Various factors account for that situation. The system of universities designed a hundred years ago for an elite, have radically different purposes today. European universities remain old, strongly rigid, hierarchical, and mostly public-funded structures. The consequence is an extremely difficult reform process, as there is always much reluctance to change.

Finally, innovation, being often linked to higher education, appears more frequently within a young population, while Europe is a continent with an ageing population. The US has tackled this issue by bringing researchers from all over the world in their universities. How can Europe attract more researchers to come and stay in Europe?

A comprehensive approach

A successful approach to promote innovation must take account of all its dimensions. Far from being merely technological, it must also include business innovation and social innovation. Innovation concerns a variety of economic sectors, especially that of services, which represents 70% of the EU GDP.

Adopting a “network” approach is a way to give everybody in the business community access to a greater diversity of ideas. This means combining research investment and measures that encourage the flow of ideas. The assessment of the 5th and 6th framework programmes of research and development shows that involving more businesses is a genuine problem. It is not always easy to create the conditions that persuade companies that they should do more in terms of innovation, cooperate more with universities, etc. They show some reluctance, for competition and confidentiality reasons. The new EU research programme under discussion (7th Framework programme for the period 2007- 2013) should reinforce this weak part of the previous European interventions.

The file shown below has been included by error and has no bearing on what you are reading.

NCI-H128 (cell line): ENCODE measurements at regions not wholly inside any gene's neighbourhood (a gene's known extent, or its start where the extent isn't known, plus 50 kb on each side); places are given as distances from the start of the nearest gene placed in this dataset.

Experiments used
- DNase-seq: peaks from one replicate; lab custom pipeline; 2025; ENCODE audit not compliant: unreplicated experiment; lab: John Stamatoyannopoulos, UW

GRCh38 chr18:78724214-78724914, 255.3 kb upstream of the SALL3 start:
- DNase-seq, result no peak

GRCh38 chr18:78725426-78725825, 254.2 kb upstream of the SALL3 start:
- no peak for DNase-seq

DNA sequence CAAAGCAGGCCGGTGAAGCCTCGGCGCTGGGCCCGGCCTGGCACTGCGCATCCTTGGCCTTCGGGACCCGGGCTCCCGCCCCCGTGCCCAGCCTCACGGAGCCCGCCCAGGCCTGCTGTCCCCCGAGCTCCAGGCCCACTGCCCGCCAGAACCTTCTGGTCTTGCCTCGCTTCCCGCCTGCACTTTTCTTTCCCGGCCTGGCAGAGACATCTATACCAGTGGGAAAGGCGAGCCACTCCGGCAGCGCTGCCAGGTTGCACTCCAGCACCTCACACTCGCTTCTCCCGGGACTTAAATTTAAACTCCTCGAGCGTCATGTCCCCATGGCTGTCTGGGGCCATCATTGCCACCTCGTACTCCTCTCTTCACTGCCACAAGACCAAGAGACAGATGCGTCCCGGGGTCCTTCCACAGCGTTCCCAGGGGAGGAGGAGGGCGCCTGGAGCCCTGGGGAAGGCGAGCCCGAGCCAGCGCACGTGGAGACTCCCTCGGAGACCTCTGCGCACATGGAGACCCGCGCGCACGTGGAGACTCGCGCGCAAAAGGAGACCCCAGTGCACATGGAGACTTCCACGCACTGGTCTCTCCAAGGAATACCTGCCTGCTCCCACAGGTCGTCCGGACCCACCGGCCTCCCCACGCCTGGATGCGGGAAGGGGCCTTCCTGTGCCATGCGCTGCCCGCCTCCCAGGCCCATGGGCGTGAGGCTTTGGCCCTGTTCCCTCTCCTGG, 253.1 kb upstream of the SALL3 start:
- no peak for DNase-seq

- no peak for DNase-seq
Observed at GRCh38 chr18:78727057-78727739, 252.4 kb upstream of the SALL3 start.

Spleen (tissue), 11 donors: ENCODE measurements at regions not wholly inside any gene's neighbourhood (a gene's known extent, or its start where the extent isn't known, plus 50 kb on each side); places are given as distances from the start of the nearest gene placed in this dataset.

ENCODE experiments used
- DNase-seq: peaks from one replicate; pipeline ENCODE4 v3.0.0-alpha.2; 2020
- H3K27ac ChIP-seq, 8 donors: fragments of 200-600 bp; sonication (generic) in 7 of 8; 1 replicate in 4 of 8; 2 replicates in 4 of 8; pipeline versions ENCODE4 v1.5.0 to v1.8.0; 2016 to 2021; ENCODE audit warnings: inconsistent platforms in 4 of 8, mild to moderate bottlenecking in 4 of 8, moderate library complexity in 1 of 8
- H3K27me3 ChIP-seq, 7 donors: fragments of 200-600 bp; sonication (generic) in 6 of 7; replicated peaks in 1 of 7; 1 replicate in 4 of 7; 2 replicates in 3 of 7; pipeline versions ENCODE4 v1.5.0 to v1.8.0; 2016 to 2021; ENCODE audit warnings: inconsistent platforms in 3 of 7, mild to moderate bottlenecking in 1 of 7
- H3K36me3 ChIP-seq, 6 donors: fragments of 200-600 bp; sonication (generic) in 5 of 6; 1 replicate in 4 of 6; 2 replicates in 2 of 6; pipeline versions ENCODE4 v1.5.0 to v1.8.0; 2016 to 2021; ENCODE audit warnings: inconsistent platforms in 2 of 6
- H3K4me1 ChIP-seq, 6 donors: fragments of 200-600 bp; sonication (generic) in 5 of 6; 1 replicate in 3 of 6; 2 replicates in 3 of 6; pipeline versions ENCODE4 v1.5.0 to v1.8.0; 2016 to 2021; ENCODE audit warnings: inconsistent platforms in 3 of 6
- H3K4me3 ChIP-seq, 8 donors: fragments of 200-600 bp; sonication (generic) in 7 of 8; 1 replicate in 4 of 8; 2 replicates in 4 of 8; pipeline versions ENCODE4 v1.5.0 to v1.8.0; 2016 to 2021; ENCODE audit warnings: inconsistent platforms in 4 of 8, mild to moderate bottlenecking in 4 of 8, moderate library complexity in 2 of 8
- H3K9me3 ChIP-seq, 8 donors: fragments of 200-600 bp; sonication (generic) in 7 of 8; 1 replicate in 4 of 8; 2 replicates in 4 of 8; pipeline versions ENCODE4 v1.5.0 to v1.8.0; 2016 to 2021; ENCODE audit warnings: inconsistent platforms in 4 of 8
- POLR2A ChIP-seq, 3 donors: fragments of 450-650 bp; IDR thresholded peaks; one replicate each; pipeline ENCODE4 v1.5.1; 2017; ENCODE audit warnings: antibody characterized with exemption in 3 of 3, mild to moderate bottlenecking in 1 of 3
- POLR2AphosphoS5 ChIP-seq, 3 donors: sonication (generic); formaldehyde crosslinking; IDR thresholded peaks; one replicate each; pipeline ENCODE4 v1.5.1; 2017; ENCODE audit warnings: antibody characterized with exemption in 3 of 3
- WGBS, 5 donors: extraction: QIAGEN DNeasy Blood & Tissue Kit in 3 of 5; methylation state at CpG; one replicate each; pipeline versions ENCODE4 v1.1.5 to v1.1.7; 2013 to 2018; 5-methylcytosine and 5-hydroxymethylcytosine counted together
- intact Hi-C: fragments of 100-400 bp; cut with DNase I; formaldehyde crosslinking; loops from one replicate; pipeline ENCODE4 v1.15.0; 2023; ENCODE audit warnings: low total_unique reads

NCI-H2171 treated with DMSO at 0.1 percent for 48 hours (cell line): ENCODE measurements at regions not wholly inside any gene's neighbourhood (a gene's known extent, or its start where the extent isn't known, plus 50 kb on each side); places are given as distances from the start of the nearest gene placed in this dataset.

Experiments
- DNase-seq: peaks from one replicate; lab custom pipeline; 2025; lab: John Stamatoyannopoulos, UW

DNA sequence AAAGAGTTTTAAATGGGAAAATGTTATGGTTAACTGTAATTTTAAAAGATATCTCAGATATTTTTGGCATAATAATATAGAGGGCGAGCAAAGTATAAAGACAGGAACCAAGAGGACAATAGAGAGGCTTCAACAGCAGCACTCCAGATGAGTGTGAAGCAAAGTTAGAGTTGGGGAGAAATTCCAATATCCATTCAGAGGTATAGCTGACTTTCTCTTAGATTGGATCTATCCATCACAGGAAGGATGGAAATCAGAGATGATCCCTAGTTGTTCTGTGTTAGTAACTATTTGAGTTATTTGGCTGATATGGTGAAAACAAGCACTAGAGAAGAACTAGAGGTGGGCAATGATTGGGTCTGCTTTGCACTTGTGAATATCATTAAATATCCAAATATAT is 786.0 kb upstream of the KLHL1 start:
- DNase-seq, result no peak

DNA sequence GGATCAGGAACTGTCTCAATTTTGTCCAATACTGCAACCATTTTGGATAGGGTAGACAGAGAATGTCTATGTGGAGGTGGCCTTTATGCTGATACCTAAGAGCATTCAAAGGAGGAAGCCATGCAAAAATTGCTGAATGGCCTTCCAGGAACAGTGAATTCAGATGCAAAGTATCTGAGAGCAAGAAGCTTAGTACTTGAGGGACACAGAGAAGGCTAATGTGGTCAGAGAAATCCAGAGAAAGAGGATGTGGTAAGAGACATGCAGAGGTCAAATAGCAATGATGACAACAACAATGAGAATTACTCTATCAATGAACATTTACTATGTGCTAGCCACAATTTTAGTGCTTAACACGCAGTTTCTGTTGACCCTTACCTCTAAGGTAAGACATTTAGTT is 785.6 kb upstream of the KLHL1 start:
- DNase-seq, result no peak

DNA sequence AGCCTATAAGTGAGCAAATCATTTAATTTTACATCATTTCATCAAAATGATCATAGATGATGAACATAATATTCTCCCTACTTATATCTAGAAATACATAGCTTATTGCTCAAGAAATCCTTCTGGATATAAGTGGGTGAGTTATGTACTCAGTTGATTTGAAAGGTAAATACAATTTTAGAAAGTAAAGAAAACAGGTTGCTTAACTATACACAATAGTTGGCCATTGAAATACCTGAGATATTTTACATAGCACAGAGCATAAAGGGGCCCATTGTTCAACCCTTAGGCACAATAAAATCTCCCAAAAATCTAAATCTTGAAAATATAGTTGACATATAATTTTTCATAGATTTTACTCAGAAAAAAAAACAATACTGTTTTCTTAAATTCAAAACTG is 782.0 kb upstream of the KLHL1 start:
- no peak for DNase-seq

Bridging the research gap

The Barcelona target

Coming back to the Lisbon agenda, is the target of 3% of GDP dedicated to R&D realisable? According to the 2005 data, meeting the target would involve a 50% increase in spending. This is most probably achievable, but it might not be realistic as there is not enough political willingness on the part of governments to make the necessary reforms and to increase their spending. This is part of the wider problem we have about the Lisbon agenda, which heavily relies on the good will of the member states. Some countries are reaching the targets, and some are moving on the right track: for example, Jose Zapatero has announced that R&D spending in Spain has grown by 20% in one year of government. But obviously, achieving the target is also dependent on Europe’s macroeconomic rules framework. 

Although Europe’s main disadvantage compared to the US is the insufficient development of private research, it should be emphasised that the state will continue to play a key role in long-term investment. The European research area might entail a “spill-over” effect: the more integrated the market for researchers, the less member states will have an incentive to invest more money in their own research. The larger member states, though, would still benefit internally from their own investment. From this standpoint, it might seem surprising that it is the large member states that are not doing enough.

Despite the budgetary pressures, the EU’s research programme has become a driving policy instrument, especially for the Union’s small or medium members. In those, national programmes tend to be in line with European priorities.